The new trading week starts with a weaker U.S. dollar and investors uncertain about inflationary pressures being temporary. New lockdowns are being imposed all around Europe while oil is down.
The U.S. dollar fell on Monday morning in Asia. It remained lower than its longer-than-a-year high. Investors are now watching closely for the next economic data that could indicate the status of the U.S. economic recovery from Covid-19.
The U.S. consumer price index increased at its fastest yearly pace since 1990 and boosted the national currency. The dollar could have also been boosted by the Euro that was down as the European Central Bank (ECB) is not likely to change its dovish attitude. Investors are uncertain about the Fed’s stance that inflationary pressures will be temporary. The Fed is estimating to have its first rate increase by July 2021 with a possible second raise by November 2022.
Crude oil fell on Monday. The drop could be attributed to the possibility of an increase in the U.S. supply and the U.S. dollar strengthening. Biden could authorize the increase of oil output from the U.S. Strategic Petroleum Reserve to lower prices. This would come as a reaction to its request to the OPEC+ for an output increase that was unmet.
The price of gold dropped on Monday morning in Asia and fell from its multi-month high during the previous session.
Inflation in the U.S.
Investors are keeping a close eye on inflationary pressure. Federal Reserve Bank of Minneapolis President Neel Kashkari said that he expects higher inflation in the next few months, but the Fed should not react as it is likely that the increase in prices is temporary.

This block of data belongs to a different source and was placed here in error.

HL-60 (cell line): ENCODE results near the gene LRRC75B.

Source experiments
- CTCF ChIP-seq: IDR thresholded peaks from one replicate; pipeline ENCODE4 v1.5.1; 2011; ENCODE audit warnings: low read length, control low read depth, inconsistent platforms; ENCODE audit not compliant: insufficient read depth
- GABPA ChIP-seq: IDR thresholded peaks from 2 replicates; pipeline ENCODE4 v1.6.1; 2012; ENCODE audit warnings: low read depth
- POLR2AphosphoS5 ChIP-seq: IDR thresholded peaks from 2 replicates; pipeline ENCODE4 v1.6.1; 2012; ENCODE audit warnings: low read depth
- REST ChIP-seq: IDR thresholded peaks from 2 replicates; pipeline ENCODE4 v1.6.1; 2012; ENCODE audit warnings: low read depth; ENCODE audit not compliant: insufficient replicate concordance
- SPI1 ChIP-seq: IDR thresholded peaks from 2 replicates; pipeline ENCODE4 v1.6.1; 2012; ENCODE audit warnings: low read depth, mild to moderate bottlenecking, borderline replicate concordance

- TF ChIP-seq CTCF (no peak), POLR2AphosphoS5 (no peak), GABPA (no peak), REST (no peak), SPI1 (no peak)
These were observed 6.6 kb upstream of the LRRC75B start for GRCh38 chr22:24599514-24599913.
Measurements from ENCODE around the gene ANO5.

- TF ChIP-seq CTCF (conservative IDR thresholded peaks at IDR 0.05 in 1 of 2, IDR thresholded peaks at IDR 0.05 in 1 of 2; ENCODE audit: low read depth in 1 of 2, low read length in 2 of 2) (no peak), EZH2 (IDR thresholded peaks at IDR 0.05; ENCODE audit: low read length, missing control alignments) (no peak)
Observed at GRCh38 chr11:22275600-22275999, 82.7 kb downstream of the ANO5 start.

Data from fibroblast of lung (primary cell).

Janet Yellen, U.S Treasury Secretary said that getting the coronavirus under control in the U.S. will be a key factor to easing inflationary pressures.
Inflation in Europe
Inflation could go down at a slower pace than expected in the Eurozone. This could be due to continuous supply chain bottlenecks. In the meantime, two European Central Bank policymakers said on Friday that the central bank should not withdraw stimulus too quickly.
The Bank of England is going to be the first major bank to raise interest rates. It is not yet known when the increase is going to take place, but it is estimated that it could be in December 2021 or during the beginning of 2022.
Covid-19 Fresh Lockdowns
Concerns about increased COVID-19 cases have re-emerged. Austria is putting millions of unvaccinated people under lockdown starting today, Monday. The Netherlands announced last week that it will be imposing a partial lockdown while Germany will hold a meeting to discuss further preventive measures.
China’s industrial output and retail sales went higher quicker than expected despite attempts to control coronavirus outbreaks in the nation.
What to Watch this Week:
ECB President’s Speech
Europe Gross Domestic Product
US. Retail Sales
U.S. Import/Export Prices
U.S. Industrial Production
U.S. Consumer Price Index
U.S. jobless claims
ECB’s President speech